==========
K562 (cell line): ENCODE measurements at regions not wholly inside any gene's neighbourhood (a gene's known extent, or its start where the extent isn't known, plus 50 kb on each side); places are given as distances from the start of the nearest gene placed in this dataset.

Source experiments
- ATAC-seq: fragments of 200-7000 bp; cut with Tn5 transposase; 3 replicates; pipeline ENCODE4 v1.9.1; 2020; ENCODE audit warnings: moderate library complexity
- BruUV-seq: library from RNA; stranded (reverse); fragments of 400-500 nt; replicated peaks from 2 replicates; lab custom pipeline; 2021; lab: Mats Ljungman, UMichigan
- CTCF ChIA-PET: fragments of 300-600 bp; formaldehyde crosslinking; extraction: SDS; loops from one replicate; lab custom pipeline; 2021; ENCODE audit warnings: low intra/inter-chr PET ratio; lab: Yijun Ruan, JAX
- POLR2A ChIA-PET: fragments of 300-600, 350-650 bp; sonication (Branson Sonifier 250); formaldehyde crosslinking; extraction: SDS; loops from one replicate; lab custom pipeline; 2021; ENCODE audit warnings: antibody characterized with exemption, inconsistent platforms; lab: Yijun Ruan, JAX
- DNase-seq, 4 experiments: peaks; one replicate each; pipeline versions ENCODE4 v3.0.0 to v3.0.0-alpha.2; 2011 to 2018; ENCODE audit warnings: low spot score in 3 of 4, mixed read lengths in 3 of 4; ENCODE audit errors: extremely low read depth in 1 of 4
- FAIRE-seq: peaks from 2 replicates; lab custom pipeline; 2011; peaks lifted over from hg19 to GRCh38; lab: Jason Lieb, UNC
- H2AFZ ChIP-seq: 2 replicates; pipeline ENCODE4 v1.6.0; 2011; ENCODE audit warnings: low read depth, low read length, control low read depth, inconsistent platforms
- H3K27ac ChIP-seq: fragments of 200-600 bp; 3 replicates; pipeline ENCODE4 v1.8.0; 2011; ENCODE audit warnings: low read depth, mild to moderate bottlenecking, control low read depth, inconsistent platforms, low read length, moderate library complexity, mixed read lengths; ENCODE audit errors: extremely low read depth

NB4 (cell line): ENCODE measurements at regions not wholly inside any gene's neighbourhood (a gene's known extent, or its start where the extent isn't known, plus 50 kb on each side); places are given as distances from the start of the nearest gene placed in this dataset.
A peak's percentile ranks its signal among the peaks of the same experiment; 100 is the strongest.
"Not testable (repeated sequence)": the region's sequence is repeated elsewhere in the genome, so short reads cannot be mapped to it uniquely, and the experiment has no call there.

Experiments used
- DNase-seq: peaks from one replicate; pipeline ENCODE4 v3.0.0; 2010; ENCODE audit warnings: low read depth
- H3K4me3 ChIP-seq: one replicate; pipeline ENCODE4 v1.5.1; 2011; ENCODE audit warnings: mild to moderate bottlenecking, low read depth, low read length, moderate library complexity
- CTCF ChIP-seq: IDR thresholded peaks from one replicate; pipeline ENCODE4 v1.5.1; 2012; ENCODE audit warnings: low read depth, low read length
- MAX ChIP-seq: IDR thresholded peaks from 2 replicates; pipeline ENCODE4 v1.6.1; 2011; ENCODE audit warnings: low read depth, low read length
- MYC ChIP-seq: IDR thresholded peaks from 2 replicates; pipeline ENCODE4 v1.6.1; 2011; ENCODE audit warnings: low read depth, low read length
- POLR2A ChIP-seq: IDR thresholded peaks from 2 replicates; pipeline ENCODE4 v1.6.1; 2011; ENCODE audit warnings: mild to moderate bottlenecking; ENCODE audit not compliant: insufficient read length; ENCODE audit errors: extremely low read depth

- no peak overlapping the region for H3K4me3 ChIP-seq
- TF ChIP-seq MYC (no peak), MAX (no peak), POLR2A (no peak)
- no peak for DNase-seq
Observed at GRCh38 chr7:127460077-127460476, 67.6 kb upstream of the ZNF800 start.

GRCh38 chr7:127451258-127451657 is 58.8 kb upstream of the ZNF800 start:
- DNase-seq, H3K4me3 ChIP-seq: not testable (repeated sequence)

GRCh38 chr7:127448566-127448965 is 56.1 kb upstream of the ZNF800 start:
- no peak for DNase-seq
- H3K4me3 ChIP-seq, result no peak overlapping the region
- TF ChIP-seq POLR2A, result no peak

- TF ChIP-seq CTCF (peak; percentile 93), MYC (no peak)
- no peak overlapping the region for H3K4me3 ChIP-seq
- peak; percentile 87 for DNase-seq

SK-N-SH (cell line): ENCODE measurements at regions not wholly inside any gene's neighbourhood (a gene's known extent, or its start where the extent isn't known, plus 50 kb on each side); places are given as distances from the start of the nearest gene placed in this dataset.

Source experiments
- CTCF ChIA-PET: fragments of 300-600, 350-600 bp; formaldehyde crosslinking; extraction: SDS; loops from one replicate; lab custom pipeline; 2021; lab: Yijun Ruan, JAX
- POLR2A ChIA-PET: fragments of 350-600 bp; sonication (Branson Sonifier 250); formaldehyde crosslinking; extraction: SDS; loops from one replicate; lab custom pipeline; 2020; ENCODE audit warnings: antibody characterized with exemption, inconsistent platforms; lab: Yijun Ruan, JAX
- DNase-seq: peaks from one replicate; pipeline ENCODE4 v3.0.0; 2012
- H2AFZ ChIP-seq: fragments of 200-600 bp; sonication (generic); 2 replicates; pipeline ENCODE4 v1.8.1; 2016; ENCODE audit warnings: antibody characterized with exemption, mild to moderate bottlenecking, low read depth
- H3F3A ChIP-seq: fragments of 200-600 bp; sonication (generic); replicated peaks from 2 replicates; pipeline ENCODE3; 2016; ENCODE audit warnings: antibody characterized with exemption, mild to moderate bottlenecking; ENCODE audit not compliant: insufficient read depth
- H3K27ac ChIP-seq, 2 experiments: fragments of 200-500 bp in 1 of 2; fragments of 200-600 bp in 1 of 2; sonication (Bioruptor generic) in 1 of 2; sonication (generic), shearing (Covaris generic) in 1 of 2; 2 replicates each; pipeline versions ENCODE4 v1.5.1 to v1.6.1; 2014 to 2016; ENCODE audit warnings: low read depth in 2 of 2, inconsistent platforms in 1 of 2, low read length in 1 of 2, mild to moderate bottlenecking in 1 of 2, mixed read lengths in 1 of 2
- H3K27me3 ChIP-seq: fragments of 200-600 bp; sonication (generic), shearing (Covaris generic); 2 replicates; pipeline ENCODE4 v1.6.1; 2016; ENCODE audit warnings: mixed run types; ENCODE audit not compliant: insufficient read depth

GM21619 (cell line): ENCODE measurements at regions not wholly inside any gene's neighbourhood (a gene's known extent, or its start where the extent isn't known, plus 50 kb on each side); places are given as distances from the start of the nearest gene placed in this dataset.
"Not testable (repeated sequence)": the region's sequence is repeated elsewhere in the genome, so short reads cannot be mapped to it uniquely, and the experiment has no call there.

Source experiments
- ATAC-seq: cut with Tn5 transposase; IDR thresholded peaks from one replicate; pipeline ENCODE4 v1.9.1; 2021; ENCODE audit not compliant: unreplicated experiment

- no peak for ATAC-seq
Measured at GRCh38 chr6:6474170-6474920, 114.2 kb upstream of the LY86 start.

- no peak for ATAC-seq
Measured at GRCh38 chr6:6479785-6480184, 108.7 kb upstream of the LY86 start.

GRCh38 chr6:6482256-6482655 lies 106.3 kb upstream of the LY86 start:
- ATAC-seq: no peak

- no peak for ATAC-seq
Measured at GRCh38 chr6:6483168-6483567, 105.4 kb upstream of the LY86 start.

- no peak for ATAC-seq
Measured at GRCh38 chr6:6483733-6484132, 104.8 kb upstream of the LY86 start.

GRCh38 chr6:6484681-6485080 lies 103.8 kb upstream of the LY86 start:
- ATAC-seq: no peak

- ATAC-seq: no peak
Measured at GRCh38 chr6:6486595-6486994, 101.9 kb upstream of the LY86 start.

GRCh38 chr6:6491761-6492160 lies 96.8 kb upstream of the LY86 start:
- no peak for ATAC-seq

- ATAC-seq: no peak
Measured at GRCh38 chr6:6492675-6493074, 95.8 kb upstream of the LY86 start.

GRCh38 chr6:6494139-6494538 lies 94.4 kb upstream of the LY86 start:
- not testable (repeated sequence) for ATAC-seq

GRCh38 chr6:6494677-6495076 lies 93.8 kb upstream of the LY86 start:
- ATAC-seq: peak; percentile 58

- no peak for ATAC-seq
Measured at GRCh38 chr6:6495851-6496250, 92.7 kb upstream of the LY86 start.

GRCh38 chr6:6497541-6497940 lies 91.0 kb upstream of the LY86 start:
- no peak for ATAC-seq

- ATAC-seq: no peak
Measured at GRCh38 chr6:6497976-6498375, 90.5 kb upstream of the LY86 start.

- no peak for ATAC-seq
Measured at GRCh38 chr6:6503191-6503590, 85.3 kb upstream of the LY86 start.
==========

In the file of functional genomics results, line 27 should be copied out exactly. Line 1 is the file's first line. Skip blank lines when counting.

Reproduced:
GRCh38 chr7:127448566-127448965 is 56.1 kb upstream of the ZNF800 start: